History of roses

The question is often asked, ‘Where do Roses come from’, China is the immediate answer however this is not really true.

All roses are decedents of wild roses, or species roses, and all of them are from the northern hemisphere.

The species all have distinct characteristics and with over 100 species identified we look at those that have had the most impact on modern roses.

Important Rose species

Although we have so many species, it a few that play a major part in the history of roses. Some of the major players are :

Rosa caniana
Rosa caniana
  • Rosa. gigantea – From the name we gather that this is vigorous grower and it can reach upwards of 15m in the natural environment. It climbs and scrambles. It also copes well with warmer climates, so its genes are in many roses that are grown in warmer climates.
  • Rosa.foetida – The parent of all yellow roses, originally from the Caucus mountains.
  • Rosa. chinensis – Said to have first been brought to Europe inn the late 1700s. It is from China as the names suggests and is the rose that brings us repeat flowering (Remontancy). The remontancy genes are in all of the repeat flowering Hybrid Tea Roses we see today.
  • Rosa. multiflora – Another rose from the east. It naturally produces clusters of roses, so with hybridisation it leads us to Floribunda roses, think Iceberg. Multiflora crossed with Chinensis gives us Polyantha types. Polyantha crossed with hybrid tea gives us the Floribunda.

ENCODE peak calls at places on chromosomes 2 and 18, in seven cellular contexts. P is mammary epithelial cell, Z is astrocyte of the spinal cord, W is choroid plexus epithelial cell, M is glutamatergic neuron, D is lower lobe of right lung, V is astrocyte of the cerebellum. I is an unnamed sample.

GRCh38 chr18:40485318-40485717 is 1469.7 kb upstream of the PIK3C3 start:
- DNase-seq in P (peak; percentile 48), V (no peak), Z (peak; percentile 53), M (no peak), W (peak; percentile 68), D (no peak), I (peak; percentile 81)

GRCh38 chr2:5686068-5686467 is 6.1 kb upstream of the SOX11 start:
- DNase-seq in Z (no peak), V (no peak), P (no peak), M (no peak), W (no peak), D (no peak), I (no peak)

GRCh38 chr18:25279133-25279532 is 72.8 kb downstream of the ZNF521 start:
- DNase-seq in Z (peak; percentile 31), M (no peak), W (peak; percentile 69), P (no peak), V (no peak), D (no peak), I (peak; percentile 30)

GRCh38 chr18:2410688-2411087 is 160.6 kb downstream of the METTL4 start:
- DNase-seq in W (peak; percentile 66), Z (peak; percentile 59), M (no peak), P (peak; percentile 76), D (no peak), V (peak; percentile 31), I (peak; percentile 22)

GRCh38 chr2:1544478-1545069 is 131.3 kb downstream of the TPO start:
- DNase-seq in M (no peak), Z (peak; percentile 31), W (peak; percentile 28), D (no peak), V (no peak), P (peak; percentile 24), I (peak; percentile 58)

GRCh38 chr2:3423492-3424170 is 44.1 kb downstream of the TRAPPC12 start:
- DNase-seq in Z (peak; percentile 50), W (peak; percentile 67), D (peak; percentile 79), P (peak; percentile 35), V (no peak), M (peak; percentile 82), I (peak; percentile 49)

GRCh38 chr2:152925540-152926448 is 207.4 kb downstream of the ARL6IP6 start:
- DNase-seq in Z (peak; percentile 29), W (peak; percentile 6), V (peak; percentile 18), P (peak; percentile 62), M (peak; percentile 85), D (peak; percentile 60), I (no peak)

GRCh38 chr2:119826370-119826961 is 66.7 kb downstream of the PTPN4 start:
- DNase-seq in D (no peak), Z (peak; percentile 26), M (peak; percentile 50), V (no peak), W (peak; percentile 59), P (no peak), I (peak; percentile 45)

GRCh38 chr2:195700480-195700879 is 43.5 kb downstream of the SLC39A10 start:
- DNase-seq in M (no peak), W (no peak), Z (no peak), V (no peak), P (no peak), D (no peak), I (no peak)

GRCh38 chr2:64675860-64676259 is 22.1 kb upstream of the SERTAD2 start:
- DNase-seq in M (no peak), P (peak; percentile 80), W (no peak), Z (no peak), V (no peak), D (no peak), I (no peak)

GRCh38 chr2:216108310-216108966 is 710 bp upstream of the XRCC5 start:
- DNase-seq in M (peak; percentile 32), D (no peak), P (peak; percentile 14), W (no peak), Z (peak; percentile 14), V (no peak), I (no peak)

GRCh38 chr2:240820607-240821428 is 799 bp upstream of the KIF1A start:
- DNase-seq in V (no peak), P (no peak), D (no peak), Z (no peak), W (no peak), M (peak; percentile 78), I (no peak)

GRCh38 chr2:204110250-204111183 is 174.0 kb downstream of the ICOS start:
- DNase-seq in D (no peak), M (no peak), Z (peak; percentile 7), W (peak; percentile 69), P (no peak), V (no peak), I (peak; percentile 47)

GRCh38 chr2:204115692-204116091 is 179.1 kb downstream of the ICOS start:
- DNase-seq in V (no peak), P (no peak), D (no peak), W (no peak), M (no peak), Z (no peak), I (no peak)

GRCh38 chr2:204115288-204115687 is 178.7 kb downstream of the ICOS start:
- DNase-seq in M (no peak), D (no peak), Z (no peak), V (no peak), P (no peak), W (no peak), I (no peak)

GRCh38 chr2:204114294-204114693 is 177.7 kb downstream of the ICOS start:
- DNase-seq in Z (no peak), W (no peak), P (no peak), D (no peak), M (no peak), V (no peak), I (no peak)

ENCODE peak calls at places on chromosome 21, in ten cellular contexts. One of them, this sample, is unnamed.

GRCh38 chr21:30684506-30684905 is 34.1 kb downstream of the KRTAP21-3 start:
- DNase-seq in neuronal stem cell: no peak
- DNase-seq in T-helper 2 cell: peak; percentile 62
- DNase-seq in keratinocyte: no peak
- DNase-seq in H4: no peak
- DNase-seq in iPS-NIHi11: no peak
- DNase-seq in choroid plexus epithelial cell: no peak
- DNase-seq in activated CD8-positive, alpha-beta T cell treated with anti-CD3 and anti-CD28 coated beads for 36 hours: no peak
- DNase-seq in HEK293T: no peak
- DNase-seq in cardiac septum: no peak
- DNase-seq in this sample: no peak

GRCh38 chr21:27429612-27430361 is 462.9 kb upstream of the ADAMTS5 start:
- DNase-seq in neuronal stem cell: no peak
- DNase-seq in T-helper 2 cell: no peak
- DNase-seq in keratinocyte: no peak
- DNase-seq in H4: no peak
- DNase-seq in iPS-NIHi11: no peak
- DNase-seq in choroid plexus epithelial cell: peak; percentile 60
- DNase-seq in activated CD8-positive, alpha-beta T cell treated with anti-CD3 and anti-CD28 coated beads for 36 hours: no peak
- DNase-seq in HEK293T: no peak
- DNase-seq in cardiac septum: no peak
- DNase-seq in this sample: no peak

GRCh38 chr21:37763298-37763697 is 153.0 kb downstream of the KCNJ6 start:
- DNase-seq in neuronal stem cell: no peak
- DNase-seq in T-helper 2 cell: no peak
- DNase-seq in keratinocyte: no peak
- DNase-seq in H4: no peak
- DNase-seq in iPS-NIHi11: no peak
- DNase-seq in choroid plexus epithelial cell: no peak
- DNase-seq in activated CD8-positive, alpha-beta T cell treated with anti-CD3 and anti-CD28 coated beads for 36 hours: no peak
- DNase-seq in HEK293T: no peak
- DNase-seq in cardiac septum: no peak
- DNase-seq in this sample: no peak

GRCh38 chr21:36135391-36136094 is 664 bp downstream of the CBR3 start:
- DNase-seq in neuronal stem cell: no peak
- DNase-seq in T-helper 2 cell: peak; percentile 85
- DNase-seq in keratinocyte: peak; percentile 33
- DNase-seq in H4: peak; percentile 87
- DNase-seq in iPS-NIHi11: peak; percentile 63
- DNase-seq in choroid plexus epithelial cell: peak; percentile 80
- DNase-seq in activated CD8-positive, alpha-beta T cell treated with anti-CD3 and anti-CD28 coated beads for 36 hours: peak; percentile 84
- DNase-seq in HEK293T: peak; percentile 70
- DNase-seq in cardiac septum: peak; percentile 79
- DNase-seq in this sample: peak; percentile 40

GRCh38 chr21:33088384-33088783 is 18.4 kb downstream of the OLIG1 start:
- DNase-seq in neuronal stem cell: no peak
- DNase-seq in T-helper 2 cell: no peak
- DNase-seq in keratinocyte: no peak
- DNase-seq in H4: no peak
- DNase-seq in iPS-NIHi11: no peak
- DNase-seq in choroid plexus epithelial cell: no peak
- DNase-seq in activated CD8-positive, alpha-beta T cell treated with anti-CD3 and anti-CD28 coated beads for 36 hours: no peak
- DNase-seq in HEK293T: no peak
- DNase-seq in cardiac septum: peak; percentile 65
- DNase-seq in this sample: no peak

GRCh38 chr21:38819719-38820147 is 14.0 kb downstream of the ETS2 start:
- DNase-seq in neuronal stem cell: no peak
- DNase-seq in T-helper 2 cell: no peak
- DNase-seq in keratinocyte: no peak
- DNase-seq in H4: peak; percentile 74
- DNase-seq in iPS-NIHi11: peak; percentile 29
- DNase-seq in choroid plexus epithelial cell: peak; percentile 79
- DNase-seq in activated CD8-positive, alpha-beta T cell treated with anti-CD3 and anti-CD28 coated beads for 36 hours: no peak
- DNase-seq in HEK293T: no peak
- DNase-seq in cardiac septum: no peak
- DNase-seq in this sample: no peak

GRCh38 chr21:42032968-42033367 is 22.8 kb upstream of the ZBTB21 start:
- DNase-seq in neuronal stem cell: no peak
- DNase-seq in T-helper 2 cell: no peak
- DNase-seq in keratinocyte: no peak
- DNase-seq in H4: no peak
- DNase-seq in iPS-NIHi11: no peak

• Rosa canina – Rosa. canina is also known as the ‘Dog Rose’ and is thought to be the species that the ‘Alba’ roses are from. It grows widely from Northern Africa through to Russia and across to Asia.
  • This is a once flowering type, very hardy and drought tolerant. It was grown largely for the rose hips (pictured right) , a source of vitamin C.

From Species to ‘Old Garden Roses’

Rose Fantin Latour
Rose Fantin Latour

From these species we move on to the old garden roses. These are roses that are mainly chance hybrids. Mostly once flowering, and usually heavily scented. Most are very cold tolerant and they all bloom on last years wood. So pruning is different.

  • Gallica – The most famous of these is the Apothecary’s Rose. Grown for its medicinal purposes. This is the rose that leads as to the next two types.
  • Damask – Grown in Asia for centuries for the scented petals, and then introduced to Europe by way of, Damascus. Widely grown throughout Turkey and nearby areas for the rose oil used in perfumes.
  • Centifolia – Thought to be a cross between Gallica and Damask, these are the roses with many petals, sometimes called ‘Cabbage Roses’.

In Holland the rose breeders became a little carried away and lots of examples exist. Fantin Latour (pictured above) is a classic example.

Serious hybridisation begins

Rosa Devoniensis
Rosa Devoniensis

From the ‘Old Garden Roses’ things get interesting, this is when those remorant types arrived from China. It was also when a fairly organized approach to rose breeding began. We have started to find the repeat flowering types such as

  • Bourbon – The first was a cross between a Damask and one of those new Chinese roses. It was very fragrant, repeat flowering, tall growing and good green foliage. Madame Pierre- Oger and Variegata di Bologna are two.
  • The Hybrid Perpetuals were next, just about everything was used in hybridization, so tracing the linage is very difficult. Again fragrance was the key factor.
  • The Tea Roses – Here it is straight forward, Rosa chinensis was crossed with Rosa gigantiea. Continual flowering roses, deep red colors were added to the pallet as well as pinks.These roses are best suited to warmer climates. So Duchesse de Brabant and Devoniensis (pictured) are two.